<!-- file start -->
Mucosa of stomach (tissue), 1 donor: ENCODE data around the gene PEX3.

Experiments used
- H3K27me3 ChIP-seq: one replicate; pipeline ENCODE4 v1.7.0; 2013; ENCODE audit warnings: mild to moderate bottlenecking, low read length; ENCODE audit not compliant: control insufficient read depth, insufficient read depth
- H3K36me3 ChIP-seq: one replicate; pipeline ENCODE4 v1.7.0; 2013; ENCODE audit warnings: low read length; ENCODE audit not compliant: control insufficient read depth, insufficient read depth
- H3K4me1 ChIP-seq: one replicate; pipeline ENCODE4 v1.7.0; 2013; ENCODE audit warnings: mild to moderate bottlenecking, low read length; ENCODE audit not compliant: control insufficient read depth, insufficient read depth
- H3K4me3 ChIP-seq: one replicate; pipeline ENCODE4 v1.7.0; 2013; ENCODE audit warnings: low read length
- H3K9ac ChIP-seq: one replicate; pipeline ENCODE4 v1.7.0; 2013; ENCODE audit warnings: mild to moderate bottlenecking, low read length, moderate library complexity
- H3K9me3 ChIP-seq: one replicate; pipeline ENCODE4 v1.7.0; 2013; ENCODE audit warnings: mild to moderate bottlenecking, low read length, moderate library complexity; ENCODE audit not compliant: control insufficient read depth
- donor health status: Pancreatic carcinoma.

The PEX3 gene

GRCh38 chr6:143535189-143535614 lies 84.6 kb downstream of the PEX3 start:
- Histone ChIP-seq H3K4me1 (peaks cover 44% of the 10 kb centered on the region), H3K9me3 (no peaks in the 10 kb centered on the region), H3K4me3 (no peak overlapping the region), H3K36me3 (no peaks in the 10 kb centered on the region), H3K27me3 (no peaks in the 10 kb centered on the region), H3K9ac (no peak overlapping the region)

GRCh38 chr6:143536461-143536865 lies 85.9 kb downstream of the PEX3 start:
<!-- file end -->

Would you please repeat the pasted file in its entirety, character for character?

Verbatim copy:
Mucosa of stomach (tissue), 1 donor: ENCODE data around the gene PEX3.

Experiments used
- H3K27me3 ChIP-seq: one replicate; pipeline ENCODE4 v1.7.0; 2013; ENCODE audit warnings: mild to moderate bottlenecking, low read length; ENCODE audit not compliant: control insufficient read depth, insufficient read depth
- H3K36me3 ChIP-seq: one replicate; pipeline ENCODE4 v1.7.0; 2013; ENCODE audit warnings: low read length; ENCODE audit not compliant: control insufficient read depth, insufficient read depth
- H3K4me1 ChIP-seq: one replicate; pipeline ENCODE4 v1.7.0; 2013; ENCODE audit warnings: mild to moderate bottlenecking, low read length; ENCODE audit not compliant: control insufficient read depth, insufficient read depth
- H3K4me3 ChIP-seq: one replicate; pipeline ENCODE4 v1.7.0; 2013; ENCODE audit warnings: low read length
- H3K9ac ChIP-seq: one replicate; pipeline ENCODE4 v1.7.0; 2013; ENCODE audit warnings: mild to moderate bottlenecking, low read length, moderate library complexity
- H3K9me3 ChIP-seq: one replicate; pipeline ENCODE4 v1.7.0; 2013; ENCODE audit warnings: mild to moderate bottlenecking, low read length, moderate library complexity; ENCODE audit not compliant: control insufficient read depth
- donor health status: Pancreatic carcinoma.

The PEX3 gene

GRCh38 chr6:143535189-143535614 lies 84.6 kb downstream of the PEX3 start:
- Histone ChIP-seq H3K4me1 (peaks cover 44% of the 10 kb centered on the region), H3K9me3 (no peaks in the 10 kb centered on the region), H3K4me3 (no peak overlapping the region), H3K36me3 (no peaks in the 10 kb centered on the region), H3K27me3 (no peaks in the 10 kb centered on the region), H3K9ac (no peak overlapping the region)

GRCh38 chr6:143536461-143536865 lies 85.9 kb downstream of the PEX3 start: